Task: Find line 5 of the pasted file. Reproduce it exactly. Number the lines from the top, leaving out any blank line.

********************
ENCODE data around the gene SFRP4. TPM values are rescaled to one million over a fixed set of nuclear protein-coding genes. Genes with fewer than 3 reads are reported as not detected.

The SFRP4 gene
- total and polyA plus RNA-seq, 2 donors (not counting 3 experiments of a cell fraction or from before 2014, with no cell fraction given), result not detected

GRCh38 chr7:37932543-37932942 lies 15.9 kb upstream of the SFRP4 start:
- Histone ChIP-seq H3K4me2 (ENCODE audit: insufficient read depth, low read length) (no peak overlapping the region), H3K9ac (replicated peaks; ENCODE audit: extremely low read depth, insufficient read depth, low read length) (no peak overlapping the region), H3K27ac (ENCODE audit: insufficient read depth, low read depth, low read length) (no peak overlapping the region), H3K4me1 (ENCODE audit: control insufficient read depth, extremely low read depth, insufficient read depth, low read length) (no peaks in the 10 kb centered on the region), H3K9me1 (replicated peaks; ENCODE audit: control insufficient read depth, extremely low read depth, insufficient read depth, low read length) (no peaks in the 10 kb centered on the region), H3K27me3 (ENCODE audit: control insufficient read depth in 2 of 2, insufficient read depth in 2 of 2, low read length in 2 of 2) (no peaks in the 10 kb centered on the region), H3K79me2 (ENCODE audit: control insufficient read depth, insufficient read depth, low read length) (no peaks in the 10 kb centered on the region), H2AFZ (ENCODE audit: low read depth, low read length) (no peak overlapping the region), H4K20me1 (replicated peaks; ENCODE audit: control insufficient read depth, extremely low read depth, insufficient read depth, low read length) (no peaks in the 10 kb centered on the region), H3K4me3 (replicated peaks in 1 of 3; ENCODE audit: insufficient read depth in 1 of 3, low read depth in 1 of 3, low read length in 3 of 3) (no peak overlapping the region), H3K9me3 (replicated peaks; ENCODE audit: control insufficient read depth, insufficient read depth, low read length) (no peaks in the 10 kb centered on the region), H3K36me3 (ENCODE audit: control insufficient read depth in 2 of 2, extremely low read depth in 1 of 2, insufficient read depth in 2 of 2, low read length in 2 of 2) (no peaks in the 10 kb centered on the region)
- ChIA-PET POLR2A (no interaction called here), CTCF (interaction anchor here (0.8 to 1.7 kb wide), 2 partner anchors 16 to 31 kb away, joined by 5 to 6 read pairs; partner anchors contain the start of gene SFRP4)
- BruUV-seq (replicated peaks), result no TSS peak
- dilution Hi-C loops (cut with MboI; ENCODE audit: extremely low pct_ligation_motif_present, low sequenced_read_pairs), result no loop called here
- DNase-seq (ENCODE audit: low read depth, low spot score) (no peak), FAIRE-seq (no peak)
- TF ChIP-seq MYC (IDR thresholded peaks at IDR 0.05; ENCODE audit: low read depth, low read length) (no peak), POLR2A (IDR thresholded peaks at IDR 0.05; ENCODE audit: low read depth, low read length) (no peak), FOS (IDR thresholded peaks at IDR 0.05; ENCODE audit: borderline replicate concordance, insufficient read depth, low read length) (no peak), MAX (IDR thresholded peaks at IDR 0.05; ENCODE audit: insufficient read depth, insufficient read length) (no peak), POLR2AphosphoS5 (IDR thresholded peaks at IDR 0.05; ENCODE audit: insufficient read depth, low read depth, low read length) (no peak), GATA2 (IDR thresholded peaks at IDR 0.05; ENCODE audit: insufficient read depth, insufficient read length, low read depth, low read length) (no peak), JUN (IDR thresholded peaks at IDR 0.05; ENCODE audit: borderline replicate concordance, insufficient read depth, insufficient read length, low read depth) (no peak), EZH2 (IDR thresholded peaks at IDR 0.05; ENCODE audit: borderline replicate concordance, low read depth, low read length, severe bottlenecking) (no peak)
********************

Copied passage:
- Histone ChIP-seq H3K4me2 (ENCODE audit: insufficient read depth, low read length) (no peak overlapping the region), H3K9ac (replicated peaks; ENCODE audit: extremely low read depth, insufficient read depth, low read length) (no peak overlapping the region), H3K27ac (ENCODE audit: insufficient read depth, low read depth, low read length) (no peak overlapping the region), H3K4me1 (ENCODE audit: control insufficient read depth, extremely low read depth, insufficient read depth, low read length) (no peaks in the 10 kb centered on the region), H3K9me1 (replicated peaks; ENCODE audit: control insufficient read depth, extremely low read depth, insufficient read depth, low read length) (no peaks in the 10 kb centered on the region), H3K27me3 (ENCODE audit: control insufficient read depth in 2 of 2, insufficient read depth in 2 of 2, low read length in 2 of 2) (no peaks in the 10 kb centered on the region), H3K79me2 (ENCODE audit: control insufficient read depth, insufficient read depth, low read length) (no peaks in the 10 kb centered on the region), H2AFZ (ENCODE audit: low read depth, low read length) (no peak overlapping the region), H4K20me1 (replicated peaks; ENCODE audit: control insufficient read depth, extremely low read depth, insufficient read depth, low read length) (no peaks in the 10 kb centered on the region), H3K4me3 (replicated peaks in 1 of 3; ENCODE audit: insufficient read depth in 1 of 3, low read depth in 1 of 3, low read length in 3 of 3) (no peak overlapping the region), H3K9me3 (replicated peaks; ENCODE audit: control insufficient read depth, insufficient read depth, low read length) (no peaks in the 10 kb centered on the region), H3K36me3 (ENCODE audit: control insufficient read depth in 2 of 2, extremely low read depth in 1 of 2, insufficient read depth in 2 of 2, low read length in 2 of 2) (no peaks in the 10 kb centered on the region)